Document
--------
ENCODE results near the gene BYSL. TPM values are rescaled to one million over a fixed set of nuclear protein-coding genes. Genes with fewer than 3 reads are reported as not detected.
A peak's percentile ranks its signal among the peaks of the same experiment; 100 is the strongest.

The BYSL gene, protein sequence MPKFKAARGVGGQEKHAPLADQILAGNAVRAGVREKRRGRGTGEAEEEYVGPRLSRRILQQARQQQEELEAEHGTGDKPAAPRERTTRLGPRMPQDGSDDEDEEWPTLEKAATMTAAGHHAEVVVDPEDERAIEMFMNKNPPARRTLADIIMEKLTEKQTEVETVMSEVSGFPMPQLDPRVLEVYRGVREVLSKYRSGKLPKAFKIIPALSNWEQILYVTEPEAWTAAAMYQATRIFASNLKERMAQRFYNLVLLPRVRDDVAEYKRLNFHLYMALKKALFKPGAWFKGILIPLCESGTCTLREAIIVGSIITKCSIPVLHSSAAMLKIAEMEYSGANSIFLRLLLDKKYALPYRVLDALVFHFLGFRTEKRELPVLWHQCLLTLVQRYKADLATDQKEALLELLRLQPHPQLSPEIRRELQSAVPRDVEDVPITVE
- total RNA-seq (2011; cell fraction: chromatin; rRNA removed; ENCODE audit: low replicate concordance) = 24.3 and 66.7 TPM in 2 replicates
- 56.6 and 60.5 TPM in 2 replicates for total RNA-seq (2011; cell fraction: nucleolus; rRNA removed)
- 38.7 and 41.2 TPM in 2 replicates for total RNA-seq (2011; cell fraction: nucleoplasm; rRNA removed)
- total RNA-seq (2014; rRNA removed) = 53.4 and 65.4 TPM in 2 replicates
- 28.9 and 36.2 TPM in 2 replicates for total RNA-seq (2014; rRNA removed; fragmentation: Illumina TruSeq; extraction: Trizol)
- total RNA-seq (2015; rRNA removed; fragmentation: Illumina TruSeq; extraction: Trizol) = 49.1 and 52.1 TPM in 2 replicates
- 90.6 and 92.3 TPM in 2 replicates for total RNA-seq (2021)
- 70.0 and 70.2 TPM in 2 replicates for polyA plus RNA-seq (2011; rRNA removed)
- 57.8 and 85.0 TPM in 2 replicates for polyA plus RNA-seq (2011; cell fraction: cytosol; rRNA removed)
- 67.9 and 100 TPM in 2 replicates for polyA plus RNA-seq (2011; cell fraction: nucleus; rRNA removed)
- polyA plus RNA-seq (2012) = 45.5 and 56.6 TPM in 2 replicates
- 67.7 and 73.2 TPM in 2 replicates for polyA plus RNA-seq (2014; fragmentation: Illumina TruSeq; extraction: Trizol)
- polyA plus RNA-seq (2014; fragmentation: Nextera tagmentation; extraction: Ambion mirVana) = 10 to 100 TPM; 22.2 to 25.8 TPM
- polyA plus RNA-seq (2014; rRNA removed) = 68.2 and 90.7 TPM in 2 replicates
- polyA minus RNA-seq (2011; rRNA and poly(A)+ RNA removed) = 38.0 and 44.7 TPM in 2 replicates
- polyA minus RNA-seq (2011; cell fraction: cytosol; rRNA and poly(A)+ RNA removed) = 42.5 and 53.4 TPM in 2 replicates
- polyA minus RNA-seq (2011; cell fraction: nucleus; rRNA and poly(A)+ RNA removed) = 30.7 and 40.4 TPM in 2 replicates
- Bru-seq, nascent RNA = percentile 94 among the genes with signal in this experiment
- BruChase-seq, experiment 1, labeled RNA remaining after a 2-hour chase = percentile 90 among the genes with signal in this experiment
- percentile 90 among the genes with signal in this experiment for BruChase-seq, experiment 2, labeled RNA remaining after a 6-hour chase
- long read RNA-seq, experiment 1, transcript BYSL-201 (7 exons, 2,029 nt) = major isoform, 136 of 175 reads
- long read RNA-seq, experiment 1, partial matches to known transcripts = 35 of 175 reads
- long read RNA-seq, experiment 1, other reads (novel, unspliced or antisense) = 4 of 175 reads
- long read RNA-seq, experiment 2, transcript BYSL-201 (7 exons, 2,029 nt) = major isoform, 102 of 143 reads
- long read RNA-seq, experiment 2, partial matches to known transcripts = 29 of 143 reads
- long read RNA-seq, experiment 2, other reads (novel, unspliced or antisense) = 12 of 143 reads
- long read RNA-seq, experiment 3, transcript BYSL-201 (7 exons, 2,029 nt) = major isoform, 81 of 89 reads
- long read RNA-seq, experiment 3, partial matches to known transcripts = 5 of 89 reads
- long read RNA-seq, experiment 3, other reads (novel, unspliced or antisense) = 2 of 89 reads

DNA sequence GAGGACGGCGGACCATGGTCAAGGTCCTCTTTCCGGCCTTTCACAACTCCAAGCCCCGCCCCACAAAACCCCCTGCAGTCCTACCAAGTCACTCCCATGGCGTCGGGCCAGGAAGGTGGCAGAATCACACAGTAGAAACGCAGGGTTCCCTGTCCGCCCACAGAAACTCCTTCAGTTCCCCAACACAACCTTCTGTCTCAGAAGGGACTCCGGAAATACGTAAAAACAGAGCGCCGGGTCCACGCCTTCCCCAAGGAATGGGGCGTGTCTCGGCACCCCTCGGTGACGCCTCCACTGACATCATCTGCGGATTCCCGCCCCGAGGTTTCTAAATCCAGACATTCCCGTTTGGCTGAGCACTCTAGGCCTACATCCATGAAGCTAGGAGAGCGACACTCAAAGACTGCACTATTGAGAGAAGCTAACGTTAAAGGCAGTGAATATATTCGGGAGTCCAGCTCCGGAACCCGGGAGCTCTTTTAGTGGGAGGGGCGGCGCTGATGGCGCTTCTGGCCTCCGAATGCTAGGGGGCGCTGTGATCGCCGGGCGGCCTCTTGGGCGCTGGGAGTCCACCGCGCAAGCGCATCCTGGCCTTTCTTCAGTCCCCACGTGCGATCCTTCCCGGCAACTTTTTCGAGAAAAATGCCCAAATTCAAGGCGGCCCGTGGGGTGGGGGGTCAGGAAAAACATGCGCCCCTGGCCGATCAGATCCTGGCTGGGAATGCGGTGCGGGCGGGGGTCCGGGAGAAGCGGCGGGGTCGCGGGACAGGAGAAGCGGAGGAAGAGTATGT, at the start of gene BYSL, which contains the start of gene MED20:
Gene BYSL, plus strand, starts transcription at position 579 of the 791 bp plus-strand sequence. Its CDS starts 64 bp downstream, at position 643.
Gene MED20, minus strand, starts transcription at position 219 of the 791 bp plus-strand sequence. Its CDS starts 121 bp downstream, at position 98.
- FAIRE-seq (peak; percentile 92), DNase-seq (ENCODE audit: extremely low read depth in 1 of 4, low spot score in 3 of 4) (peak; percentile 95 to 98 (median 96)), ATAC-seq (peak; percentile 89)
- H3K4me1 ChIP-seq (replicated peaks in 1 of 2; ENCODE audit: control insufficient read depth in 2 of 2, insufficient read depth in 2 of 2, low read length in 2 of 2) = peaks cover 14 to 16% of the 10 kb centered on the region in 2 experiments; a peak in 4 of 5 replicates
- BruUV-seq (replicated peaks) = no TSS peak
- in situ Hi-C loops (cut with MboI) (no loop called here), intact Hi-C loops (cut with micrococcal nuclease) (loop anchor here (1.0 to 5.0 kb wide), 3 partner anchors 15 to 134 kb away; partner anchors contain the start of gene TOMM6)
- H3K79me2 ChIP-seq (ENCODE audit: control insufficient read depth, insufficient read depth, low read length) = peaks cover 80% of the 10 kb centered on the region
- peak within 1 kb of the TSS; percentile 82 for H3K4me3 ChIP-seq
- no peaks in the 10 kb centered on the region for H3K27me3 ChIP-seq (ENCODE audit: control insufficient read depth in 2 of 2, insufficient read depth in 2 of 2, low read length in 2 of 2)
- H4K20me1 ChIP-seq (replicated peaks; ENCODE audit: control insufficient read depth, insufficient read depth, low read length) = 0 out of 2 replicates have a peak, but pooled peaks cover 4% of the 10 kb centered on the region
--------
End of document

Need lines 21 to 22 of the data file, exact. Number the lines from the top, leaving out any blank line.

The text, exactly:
- Bru-seq, nascent RNA = percentile 94 among the genes with signal in this experiment
- BruChase-seq, experiment 1, labeled RNA remaining after a 2-hour chase = percentile 90 among the genes with signal in this experiment